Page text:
Ready Player One

Ready Player One

Imagine going over to a friend’s place and crashing on a seat next to him doing nothing but watching him play a video game for over two hours. Now imagine this friend happens to be director Steven Spielberg and you might get an idea how numbing it is to sit through Ready Player One, a virtual reality romp set in the future with only one objective – an over-eagerness to please pop culture enthusiasts who might revel at its abundance of characters and references with very little effort on actually telling a meaningful story.

Reader Player One is set in a distant future where the world has seemingly succumbed to the charms of virtual reality. Life in this future is so dreary and drab that everyone spends countless hours (and personal fortune) whiling away their time in what is known as the OASIS, where, via digital avatars, they can be anyone they want to be. What sets the film in motion is the death of James Halliday, founder and creator of OASIS, who leaves behind cryptic clues to find a set of keys that will give the discoverer essentially complete control over OASIS. Vying for glory are a bunch of individuals and corporates, all of whom race and compete against each other in scenes within the virtual world based on vile looking motion capture mixed with puerile CGI.

The problem isn’t just the visual overload. The film functions by being the biggest, most ambitious cinematic amalgamation of video game, movie and even musical references ever, primarily from the 80’s and 90’s. What starts off as being fun quickly gets banal and yes, tiring. You see King Kong, then the DeLorean from Back to the Future and also the bike from Akira, all within seconds of each other, and that’s just the warm-up. Scene after scene, dialogue after dialogue, the film starts to feel like a collection of references and little more, a celluloid love letter to a by-gone era on the surface but really, to my mind, just an exercise in fuelling fanboy love for the obscure objects of their obsession.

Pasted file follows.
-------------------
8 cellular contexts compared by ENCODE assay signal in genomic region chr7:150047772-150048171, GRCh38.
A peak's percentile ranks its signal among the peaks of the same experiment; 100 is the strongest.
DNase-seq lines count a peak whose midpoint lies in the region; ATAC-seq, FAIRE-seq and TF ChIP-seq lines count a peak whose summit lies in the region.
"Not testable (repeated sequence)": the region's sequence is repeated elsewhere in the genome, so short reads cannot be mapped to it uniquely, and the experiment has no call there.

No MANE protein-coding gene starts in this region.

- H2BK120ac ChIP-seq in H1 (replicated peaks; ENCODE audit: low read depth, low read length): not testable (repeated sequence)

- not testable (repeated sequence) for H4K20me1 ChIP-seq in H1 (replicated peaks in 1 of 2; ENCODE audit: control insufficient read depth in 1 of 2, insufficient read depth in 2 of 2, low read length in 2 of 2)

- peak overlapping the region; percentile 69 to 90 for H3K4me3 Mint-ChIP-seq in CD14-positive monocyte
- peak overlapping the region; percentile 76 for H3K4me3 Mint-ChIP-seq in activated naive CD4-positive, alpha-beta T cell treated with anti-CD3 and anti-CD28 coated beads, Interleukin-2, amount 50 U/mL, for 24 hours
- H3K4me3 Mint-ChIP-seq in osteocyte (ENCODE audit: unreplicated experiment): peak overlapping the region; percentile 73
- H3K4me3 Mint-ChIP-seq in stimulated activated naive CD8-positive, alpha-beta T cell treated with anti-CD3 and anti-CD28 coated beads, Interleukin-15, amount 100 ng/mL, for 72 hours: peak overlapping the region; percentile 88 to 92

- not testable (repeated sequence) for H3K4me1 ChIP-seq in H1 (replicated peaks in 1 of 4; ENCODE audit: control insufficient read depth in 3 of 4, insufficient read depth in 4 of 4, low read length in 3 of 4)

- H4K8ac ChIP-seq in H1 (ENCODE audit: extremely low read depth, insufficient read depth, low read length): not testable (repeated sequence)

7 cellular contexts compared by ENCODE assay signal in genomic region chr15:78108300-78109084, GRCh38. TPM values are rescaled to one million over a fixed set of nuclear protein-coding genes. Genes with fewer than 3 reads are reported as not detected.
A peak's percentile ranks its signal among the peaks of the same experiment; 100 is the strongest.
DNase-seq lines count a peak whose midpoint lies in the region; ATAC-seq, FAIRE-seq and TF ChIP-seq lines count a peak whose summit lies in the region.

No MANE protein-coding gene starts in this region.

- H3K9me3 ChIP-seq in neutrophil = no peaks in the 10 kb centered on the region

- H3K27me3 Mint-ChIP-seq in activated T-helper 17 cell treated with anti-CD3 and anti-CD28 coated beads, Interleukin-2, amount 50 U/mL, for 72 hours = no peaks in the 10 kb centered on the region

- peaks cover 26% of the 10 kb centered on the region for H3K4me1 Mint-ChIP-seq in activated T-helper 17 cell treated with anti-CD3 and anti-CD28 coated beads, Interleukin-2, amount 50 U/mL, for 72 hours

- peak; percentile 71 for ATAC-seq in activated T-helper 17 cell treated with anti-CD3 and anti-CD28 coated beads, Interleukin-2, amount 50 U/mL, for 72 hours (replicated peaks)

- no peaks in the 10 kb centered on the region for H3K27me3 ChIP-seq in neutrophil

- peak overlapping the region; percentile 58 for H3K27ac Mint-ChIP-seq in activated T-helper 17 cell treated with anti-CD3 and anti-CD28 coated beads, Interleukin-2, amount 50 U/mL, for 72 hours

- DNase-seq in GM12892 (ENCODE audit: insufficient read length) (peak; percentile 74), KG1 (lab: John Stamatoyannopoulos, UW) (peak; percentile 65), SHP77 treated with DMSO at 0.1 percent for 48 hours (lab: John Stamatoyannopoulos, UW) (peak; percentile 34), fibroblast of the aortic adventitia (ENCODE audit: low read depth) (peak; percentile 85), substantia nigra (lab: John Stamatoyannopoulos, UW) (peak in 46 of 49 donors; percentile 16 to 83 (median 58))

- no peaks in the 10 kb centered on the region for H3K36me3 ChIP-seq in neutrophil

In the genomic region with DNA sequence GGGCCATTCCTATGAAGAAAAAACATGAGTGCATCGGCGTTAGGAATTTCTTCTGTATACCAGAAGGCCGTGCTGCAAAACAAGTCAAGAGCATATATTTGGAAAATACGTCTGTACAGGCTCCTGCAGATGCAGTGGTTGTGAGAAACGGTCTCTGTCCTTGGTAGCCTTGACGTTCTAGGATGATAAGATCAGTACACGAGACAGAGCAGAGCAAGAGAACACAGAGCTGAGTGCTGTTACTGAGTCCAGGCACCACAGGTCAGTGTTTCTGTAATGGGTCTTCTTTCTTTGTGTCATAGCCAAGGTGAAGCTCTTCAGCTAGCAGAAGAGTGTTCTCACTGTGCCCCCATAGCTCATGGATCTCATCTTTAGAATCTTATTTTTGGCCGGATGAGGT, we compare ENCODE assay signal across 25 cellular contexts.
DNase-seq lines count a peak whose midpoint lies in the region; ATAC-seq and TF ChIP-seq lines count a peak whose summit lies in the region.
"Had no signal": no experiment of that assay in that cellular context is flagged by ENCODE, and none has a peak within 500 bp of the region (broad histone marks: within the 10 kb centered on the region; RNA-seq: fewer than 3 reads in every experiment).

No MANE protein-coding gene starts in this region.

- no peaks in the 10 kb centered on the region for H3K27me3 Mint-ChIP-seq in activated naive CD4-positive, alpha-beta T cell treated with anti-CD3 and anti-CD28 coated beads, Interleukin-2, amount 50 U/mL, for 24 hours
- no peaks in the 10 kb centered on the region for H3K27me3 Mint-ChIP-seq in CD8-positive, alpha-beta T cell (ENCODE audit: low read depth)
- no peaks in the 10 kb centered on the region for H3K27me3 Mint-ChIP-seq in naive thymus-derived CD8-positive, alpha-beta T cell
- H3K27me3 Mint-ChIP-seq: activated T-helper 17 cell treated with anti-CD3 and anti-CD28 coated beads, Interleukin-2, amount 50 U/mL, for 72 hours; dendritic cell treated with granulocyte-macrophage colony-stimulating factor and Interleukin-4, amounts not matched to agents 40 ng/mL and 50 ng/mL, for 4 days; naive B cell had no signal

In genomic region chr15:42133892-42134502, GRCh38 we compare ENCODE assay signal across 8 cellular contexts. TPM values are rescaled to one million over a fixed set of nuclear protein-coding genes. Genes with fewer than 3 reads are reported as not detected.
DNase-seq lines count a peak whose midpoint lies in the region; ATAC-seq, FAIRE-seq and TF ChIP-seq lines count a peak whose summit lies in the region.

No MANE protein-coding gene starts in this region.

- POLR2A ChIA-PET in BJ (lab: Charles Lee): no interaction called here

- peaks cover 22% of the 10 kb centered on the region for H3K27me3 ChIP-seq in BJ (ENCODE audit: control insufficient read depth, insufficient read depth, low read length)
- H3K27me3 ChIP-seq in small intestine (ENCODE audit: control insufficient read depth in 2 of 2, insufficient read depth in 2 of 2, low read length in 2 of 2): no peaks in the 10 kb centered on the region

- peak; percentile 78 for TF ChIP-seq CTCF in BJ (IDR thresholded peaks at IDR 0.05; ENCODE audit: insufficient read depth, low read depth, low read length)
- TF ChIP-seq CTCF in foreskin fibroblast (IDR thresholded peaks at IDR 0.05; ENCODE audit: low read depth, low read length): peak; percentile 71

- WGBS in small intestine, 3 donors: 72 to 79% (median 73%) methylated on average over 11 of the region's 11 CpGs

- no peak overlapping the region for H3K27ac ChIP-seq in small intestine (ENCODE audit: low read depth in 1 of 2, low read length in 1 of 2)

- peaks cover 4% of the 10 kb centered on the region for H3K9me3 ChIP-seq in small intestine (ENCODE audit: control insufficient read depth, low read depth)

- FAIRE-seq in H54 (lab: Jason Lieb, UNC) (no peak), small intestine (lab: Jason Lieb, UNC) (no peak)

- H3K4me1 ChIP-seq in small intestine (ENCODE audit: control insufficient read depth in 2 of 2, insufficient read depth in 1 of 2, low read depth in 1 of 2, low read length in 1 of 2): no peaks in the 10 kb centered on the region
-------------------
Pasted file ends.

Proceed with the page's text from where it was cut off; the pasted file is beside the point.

What must have seemed like a great idea on paper (the book, unread by me, is a cult hit) quickly dissolves into a wild cosplay orgy of nostalgia to give viewers short-lived bursts of glee in recognizing the familiar, which does little to justify the liberal use of the intellectual property sprinkled all over the place. In fact, to me, they were distracting because they weren’t used purposefully (compared for example with how inventive Wreck-it Ralph was with the same approach). The protagonist, a dull looking lad named Wade Watts, wears a Thundercats belt. Someone else has a Mortal Kombat emblem on their jacket. Why? How does this wall-to-wall usage of very recognizable objects, characters or things help move the story along? It simply doesn’t. The only scene where Ready Player One goes above rote homage (and this is, in many ways, the film’s highlight) finds the characters entering the world of another film to amusing and refreshing results. This is because it does something very daring in this short sequence – it takes a beloved property known to many and remodels it for its own use in a very idiosyncratic way.

Ready Player One also completely fails to generate any sense of threat in the virtual world where we spend most of our time. Unlike the Matrix (or even Inception) the threats of the virtual/other world do not manifest as dangers in the real world. At worst, characters killed as avatars, regenerate with the loss of all their scores and collected wealth. This never allows the stakes to rise and what we’re left with is a safe, overindulgent and largely uninvolving chase film that ends with a hokey message about spending more time in the real world. Ironic, coming from a film that fails to follow its own advice.

Rating: ★★☆☆☆

About Faizan Rashid

A veteran Dubai based film critic, Faizan has been reviewing movies for nearly a decade. His work has been published in local newspapers such as 7days and on prestigious online websites such as MSN Arabia and